Whether that proves true or not, bringing poor farmers into the banking fold won’t be easy. The project will have to overcome communication barriers posed by the thousands of dialects in the country, not to mention illiteracy and unfamiliarity with computers.

The first prototype ATMs used PIN codes and written instructions, and failed miserably.

“The main problem is that most farmers are illiterate and only speak local dialects,” said Udupa. “The farmers couldn’t remember their PIN codes and didn’t understand the on-screen instructions. So we developed a fingerprint interface with audio and visual instructions that they could understand.”

Udupa thinks farmers are comfortable with fingerprint technology because they have already been introduced to other government projects that use biometrics. Bhoomi, a widely accepted land-record program in the state of Karnataka, uses fingerprints to verify owners of land records.

Biometric solution to avoid duplication of PAN cards


P Chidambaram

New Delhi: Concerned over increasing misuse of Permanent Account Number (PAN) cards, the Government is likely to introduce biometric solution so that no one can get a duplicate card. A joint Working Group in the Ministry of Finance has given its report after obtaining technical and commercial proposals from leading biometric solution providers, Finance Minister P Chidambaram said in Lok Sabha during Question Hour. “The report is under consideration at present,” the minister said. He also informed the House, that the number of persons suspected to have duplicate PANs are estimated to be 13,10,127 through out the country. The verification exercise as of August 10, 2007 has been completed in respect of 11,43,919 persons, out of which 10,18421 PAN cards have been found to be duplicate and have been deactivated. On the biometric solution, the Minister said “it was being considered so that no one could obtain duplicate card”. Replying to another question with regard to cloning of credit cards resulting in frauds, Chidambaram said: Out of millions of cards issued through out India only 127 instances were reported in 2006 and the amount involved was Rs 235.42 lakh. While in 2007, till June, 61 cases have come forward involving Rs 123.11 crore. The Reserve Bank of India (RBI) as a part of its supervisory process has been sensitising banks from time to time about common fraud prone areas, modus operandi and the measures to be taken by them to prevent or reduce the incidence of frauds in banks. Chidambaram, however, said that it was the responsibility of owner of a credit card to ensure that no body could misuse it. Asked whether any bank employee was involved in cloning of credit cards, the minister said no such instance has been reported. On the proposed unique identification card for multi purposes, Chidamabaram said: The Ministry of Home Affairs was examining the matter and had also launched a pilot project in the border areas before taking a final decision. (PTI)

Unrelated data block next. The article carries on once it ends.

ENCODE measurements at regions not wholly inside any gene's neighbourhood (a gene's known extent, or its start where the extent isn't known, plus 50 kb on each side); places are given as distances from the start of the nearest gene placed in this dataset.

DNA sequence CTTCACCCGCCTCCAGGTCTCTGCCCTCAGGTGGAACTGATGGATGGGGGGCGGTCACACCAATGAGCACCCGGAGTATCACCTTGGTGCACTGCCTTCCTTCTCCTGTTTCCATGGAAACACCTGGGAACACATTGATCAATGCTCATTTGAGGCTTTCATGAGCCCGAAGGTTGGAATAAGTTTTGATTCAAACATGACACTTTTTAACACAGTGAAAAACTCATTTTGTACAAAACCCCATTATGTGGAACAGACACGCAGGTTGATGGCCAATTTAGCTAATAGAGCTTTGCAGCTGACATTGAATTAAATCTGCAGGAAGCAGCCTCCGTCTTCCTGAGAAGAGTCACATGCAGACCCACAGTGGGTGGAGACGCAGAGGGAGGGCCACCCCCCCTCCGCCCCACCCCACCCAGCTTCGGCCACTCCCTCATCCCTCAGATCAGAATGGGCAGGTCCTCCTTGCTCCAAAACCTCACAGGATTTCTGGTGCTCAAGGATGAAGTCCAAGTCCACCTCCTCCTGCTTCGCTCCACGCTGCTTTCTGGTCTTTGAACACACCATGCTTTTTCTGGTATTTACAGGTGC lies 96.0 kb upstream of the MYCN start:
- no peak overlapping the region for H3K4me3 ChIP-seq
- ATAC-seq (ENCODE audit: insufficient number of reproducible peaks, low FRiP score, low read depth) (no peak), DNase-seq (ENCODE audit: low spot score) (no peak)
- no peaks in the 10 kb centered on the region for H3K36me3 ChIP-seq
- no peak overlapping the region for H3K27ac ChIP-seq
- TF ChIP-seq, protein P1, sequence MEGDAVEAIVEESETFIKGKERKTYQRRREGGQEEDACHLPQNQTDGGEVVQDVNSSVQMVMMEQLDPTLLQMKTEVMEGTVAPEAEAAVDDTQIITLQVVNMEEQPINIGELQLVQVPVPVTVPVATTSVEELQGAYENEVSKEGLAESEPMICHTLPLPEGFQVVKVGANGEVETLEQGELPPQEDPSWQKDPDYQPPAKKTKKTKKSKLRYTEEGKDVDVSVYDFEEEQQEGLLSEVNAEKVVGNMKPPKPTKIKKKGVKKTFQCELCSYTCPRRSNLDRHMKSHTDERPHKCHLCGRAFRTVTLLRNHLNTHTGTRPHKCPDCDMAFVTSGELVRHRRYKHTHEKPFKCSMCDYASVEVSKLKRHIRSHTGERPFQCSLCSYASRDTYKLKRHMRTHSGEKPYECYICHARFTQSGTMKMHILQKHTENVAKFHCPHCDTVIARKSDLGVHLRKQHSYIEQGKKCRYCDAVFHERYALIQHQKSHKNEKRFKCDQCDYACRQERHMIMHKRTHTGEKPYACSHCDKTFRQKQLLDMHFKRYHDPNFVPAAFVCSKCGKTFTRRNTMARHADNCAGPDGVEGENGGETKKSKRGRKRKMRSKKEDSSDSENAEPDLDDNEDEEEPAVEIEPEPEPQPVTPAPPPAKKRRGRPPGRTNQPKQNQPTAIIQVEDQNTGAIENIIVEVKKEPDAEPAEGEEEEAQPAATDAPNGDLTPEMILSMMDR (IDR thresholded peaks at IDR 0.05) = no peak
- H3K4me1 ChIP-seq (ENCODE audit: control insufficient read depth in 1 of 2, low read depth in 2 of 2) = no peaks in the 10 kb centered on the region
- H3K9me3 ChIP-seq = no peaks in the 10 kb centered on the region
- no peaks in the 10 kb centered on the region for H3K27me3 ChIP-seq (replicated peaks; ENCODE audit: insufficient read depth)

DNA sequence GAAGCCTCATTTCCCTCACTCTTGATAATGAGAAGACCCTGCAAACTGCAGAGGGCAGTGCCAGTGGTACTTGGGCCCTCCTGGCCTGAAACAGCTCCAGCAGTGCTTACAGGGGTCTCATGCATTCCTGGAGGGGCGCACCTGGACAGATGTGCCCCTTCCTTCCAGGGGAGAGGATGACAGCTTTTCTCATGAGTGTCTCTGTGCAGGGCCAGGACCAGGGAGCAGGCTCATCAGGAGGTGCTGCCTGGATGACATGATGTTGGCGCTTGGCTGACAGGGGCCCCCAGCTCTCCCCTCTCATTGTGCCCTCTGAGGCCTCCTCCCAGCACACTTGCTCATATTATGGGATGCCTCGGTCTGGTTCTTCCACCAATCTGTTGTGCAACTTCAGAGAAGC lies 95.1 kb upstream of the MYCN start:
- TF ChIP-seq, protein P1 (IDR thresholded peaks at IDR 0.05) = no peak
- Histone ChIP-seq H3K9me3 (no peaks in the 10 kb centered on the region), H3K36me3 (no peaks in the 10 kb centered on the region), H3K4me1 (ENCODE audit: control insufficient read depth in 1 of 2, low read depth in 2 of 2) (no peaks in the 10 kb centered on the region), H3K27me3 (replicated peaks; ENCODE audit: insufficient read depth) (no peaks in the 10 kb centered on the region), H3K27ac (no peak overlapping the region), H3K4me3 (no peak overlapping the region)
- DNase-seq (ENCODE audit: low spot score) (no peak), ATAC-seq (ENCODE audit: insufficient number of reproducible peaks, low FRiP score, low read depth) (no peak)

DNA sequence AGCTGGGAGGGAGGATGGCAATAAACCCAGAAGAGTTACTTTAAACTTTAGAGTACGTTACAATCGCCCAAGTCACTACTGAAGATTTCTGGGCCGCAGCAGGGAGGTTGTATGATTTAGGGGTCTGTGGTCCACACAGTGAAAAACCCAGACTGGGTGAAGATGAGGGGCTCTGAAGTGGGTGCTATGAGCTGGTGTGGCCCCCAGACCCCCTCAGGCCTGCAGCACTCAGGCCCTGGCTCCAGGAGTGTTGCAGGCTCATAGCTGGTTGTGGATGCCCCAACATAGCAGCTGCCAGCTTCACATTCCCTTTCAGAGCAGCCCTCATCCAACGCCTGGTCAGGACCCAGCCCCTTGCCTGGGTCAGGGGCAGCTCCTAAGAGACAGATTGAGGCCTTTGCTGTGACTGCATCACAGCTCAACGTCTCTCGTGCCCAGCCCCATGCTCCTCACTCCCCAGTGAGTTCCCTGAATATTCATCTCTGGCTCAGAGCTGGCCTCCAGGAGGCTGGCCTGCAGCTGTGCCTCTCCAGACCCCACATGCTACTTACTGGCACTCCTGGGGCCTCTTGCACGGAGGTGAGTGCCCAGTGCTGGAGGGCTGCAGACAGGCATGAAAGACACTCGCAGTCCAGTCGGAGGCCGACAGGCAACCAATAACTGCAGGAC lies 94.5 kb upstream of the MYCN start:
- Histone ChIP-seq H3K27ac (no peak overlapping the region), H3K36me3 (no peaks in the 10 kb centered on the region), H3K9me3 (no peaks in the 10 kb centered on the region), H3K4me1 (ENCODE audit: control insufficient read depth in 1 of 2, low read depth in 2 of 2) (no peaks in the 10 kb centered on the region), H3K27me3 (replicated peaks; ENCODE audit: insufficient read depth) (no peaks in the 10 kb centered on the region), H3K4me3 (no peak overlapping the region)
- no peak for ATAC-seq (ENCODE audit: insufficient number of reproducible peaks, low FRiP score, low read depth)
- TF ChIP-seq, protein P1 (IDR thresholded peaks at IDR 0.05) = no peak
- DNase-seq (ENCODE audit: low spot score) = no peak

August 23, 2007

Biometric tracking gives a tamper proof identity to villagers

Remote Gurrampeta, a tribal hamlet, seemed hardly the ideal place to distribute smart cards after an experiment with sophisticated personal tracking or access control systems. The backward village with 150 families was poverty-stricken and calamity prone. All that the tribals here wanted was a decent livelihood that would give them at least a meal a day. So, when Kris Dev and his IT savvy team from Chennai hit this rural reach of Andhra Pradesh, carrying their ‘access technology’ equipment, comprising a biometric device, a 9″ by 6 “equipment weighing barely 500 gms, and a laptop, the villagers did not exactly jump with joy.

”In fact, after setting up the equipment to start their experiment, it suddenly struck us that there was no power supply to Gurrampeta village,” says Kris Dev, a management and ICT consultant, specialising in decentralization and e-governance, co-founder of the Life Line 2 Business (LL2B). He recently won the Manthan Award in the category of ‘e-inclusion and livelihood creation.” The April 2006 experiment by Kris and his team in three villages of Andhra Pradesh, Gurrampeta (V R Puram Mandal in Khammam District), Mohammedabad and Jakulla Kootha Palli (Amadugur Mandal in Ananthapur district) coming under the National Rural Development Employment Guarantee Scheme (NREGA) for ‘Biometric Tracking of Payments under NREGA and others’ was adjudged the best among 25 states in India.

Back in Gurrampeta, Kris and his colleagues, found a 6-volt car battery and kicked off their experiment which promised to usher in radical changes at the grass root level ”where villagers working in agricultural fields, construction sites or factories were always being exploited by greedy, corrupt middlemen.” Their village initiative had been possible only after several rounds of counselling and explanations. It was quite understandable, as the villagers had only recently been taken for a big ride.